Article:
Parentheses in Defaults of bit columns don't match b/w DBs

digitalagedigitalage Posts: 6
edited March 21, 2006 8:19AM in SQL Compare Previous Versions
I am comparing 2 SQL Server 2005 Databases. One DB is on my local machine while another is on a remote Windows Server 2003. Both DBs are running under SQL Server 2005 Standard. Anyway, for some reason, when I compare the 2 databases, SQL Compare seems to think that many tables have differences even when they don't. I narrowed down the problem and it seems like there is some weird thing going on with the DEFAULTS on columns, specifically the ones on bit columns. In my local DB, SQL Compare shows the defaults as being ((0)) while in the remote DB it shows it as (0) with only 1 set of parentheses.

Example:

Local DB:
[Absent] [bit] NULL CONSTRAINT [DF_Employees_Base_Absent] DEFAULT ((0))

Remote DB:
[Absent] [bit] NULL CONSTRAINT [DF_Employees_Base_Absent] DEFAULT (0)

This, I guess, is enough of a difference to make the 2 tables look different to SQL Compare. When I look at the tables through the management console, I do indeed see that there are 2 parentheses in the remote DB's Default's for all bit columns, but the local DB has only one set of parentheses.

I was wondering if there was a setting that I need to change, in either SQL Server or Red-Gate that can help me avoid this issue...because now, almost all my tables come up as different which makes it a real pain to see whet the real differences are.

(By the way, when I try to remove the parentheses or add the parentheses to make the 2 databases match, the parenthese revert back as soon as I save...so I can't even fix it that way)


Thanks in advance!!!

Comments

  • Brian DonahueBrian Donahue Posts: 6,590 New member
    Hi,

    Yes, we're aware this is an issue with SQL Server 2005 because it adds these extra delimiters on its' own. We can't fix it in the short term because it would be too complicated, but it's something we are looking at in the future.
  • digitalage wrote:
    I am comparing 2 SQL Server 2005 Databases. One DB is on my local machine while another is on a remote Windows Server 2003. Both DBs are running under SQL Server 2005 Standard. Anyway, for some reason, when I compare the 2 databases, SQL Compare seems to think that many tables have differences even when they don't. I narrowed down the problem and it seems like there is some weird thing going on with the DEFAULTS on columns, specifically the ones on bit columns. In my local DB, SQL Compare shows the defaults as being ((0)) while in the remote DB it shows it as (0) with only 1 set of parentheses.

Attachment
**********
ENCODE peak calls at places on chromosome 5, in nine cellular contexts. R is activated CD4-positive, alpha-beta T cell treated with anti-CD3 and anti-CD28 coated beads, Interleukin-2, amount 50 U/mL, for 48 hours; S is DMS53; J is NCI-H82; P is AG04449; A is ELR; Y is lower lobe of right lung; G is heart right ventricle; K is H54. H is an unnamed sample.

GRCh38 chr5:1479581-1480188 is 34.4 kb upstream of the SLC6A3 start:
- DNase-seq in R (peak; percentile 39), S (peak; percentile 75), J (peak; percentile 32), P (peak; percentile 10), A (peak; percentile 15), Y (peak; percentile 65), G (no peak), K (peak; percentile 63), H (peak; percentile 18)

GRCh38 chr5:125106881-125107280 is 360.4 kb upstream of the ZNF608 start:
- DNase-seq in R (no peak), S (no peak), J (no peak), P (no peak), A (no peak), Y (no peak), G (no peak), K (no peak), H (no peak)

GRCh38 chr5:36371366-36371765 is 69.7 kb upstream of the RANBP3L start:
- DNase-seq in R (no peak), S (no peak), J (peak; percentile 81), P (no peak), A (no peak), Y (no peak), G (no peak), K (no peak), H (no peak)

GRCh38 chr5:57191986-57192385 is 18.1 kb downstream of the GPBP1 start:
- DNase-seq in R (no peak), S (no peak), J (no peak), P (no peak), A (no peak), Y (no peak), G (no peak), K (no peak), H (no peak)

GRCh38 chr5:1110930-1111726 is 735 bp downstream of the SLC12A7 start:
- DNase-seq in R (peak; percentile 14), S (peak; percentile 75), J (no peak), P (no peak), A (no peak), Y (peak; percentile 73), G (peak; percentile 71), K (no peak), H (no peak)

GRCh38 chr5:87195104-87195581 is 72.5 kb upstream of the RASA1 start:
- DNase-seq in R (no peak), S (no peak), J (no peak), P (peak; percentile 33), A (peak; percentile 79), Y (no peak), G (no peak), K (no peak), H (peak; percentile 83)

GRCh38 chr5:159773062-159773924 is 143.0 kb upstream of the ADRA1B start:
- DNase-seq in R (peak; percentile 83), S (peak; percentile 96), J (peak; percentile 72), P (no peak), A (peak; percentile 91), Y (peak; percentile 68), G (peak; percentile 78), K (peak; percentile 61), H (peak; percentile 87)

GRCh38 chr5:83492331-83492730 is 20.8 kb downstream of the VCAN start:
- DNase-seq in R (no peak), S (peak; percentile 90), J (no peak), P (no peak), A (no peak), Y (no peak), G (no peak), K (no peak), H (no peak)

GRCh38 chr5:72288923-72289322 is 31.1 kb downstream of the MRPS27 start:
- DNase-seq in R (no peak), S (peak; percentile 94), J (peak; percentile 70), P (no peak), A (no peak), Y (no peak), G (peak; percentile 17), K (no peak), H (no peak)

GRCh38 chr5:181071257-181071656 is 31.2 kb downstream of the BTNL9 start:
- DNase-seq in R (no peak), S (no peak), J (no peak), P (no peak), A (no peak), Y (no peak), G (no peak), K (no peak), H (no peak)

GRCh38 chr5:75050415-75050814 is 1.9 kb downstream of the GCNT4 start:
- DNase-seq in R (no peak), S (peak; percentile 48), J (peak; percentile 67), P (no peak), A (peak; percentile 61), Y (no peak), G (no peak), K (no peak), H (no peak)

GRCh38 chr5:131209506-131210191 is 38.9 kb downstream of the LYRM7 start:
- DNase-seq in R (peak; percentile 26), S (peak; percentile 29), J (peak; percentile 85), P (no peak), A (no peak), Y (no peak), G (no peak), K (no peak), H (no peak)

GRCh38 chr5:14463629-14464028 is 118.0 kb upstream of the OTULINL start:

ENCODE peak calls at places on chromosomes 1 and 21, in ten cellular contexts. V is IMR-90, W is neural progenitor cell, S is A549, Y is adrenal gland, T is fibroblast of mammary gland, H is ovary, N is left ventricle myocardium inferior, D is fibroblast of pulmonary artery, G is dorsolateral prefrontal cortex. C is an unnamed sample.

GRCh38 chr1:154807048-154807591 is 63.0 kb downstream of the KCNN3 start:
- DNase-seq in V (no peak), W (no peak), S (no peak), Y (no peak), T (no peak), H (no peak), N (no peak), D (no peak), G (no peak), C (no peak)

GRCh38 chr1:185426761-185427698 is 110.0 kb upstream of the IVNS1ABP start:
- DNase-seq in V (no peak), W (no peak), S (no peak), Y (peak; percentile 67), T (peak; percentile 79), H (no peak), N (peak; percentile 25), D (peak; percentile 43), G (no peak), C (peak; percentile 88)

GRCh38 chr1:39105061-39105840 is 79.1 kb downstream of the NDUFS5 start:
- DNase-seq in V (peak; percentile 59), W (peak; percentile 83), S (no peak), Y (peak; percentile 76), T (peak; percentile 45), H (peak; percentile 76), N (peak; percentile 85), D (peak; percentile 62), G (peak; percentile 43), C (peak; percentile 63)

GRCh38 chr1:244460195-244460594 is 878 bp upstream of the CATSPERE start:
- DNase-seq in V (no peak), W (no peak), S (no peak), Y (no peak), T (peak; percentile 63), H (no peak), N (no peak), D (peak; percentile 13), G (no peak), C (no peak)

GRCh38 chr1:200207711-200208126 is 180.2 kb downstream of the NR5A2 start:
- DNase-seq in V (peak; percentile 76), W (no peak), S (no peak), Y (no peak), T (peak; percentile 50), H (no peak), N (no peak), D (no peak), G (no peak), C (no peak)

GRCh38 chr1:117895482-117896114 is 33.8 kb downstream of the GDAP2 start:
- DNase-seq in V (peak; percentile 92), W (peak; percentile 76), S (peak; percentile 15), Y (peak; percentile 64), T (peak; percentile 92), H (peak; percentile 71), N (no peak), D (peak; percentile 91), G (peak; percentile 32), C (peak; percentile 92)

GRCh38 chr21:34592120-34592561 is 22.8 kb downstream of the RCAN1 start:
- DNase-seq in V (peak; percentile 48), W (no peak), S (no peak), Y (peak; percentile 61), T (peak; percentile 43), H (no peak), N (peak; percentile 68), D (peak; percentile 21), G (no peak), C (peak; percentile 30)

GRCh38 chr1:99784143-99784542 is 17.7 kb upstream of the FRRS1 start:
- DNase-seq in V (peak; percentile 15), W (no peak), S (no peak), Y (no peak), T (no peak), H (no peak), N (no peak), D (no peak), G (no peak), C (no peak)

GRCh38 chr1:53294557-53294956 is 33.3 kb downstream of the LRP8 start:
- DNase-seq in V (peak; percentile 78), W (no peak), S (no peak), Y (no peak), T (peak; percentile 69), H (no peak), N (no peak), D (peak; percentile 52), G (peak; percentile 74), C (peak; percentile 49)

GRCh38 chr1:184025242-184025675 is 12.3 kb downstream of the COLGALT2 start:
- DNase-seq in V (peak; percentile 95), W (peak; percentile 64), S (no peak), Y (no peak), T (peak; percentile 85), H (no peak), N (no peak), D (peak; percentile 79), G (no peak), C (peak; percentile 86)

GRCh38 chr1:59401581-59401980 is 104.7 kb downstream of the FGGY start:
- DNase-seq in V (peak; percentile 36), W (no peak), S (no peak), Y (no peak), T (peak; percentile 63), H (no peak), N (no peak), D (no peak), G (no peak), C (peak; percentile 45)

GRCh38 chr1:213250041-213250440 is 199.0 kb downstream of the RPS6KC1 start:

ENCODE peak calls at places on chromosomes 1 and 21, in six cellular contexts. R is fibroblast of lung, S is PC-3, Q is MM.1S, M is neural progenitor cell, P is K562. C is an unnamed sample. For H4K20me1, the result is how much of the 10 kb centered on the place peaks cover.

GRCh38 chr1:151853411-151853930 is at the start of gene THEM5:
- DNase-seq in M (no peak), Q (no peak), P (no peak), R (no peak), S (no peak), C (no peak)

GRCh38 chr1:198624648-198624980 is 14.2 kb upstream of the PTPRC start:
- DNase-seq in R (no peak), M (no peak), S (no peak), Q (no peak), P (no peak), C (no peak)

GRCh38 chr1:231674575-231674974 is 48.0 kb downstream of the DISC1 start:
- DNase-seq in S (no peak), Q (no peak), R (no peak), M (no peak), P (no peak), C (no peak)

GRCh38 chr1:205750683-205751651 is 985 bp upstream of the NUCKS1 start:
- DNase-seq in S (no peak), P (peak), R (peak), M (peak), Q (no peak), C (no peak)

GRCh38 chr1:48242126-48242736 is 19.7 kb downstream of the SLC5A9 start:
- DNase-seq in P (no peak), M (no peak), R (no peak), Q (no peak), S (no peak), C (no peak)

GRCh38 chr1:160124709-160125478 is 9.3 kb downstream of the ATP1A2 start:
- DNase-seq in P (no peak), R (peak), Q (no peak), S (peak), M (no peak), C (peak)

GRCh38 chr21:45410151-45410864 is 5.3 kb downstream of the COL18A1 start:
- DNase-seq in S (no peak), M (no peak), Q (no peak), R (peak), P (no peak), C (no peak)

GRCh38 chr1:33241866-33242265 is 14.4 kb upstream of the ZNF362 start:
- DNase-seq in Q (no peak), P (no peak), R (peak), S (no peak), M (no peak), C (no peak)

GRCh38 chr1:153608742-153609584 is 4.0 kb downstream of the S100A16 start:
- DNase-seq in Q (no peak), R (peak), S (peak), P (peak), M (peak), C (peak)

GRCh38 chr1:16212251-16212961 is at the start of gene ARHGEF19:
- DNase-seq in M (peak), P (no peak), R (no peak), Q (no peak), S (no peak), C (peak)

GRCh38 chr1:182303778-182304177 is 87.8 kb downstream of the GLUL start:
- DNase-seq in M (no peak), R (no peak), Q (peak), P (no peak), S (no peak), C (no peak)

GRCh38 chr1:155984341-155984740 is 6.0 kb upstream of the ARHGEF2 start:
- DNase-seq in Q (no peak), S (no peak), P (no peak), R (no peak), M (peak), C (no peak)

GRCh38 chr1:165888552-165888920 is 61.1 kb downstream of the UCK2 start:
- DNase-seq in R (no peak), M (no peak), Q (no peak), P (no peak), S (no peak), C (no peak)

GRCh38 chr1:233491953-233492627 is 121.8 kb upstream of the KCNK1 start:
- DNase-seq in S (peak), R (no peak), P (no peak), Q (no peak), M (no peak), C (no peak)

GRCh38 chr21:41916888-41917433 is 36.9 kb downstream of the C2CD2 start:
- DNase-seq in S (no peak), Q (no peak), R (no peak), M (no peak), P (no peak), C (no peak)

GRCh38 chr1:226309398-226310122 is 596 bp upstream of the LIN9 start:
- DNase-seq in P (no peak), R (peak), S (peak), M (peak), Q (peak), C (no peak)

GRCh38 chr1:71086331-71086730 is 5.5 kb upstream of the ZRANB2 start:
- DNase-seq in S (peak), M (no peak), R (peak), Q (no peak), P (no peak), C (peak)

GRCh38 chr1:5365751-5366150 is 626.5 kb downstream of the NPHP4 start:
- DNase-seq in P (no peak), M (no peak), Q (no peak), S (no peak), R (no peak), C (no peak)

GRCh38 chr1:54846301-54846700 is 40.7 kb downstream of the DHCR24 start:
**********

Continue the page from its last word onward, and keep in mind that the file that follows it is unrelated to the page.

Example:

    Local DB:
    [Absent] [bit] NULL CONSTRAINT [DF_Employees_Base_Absent] DEFAULT ((0))

    Remote DB:
    [Absent] [bit] NULL CONSTRAINT [DF_Employees_Base_Absent] DEFAULT (0)

    This, I guess, is enough of a difference to make the 2 tables look different to SQL Compare. When I look at the tables through the management console, I do indeed see that there are 2 parentheses in the remote DB's Default's for all bit columns, but the local DB has only one set of parentheses.

    I was wondering if there was a setting that I need to change, in either SQL Server or Red-Gate that can help me avoid this issue...because now, almost all my tables come up as different which makes it a real pain to see whet the real differences are.

    (By the way, when I try to remove the parentheses or add the parentheses to make the 2 databases match, the parenthese revert back as soon as I save...so I can't even fix it that way)


    Thanks in advance!!!

    Hi, there is no way of fixing this. SQL Server 2005 parses the definition of defaults, and it modifies it. So it is no longer possible to put exactly the text we wish into a default. SQL Server even changes function names in addition to introducing parantheses all over the place. For this reason we now look at the semantics of the defaults, and compare them at semantic level. So while textual differences will exist, we still can detect correctly whether the content is different or is the same. For more information please see my blog http://blogs.red-gate.com/blogs/andras

    Regards,
    Andras
    András Belokosztolszki, PhD
    Red Gate Software Ltd.
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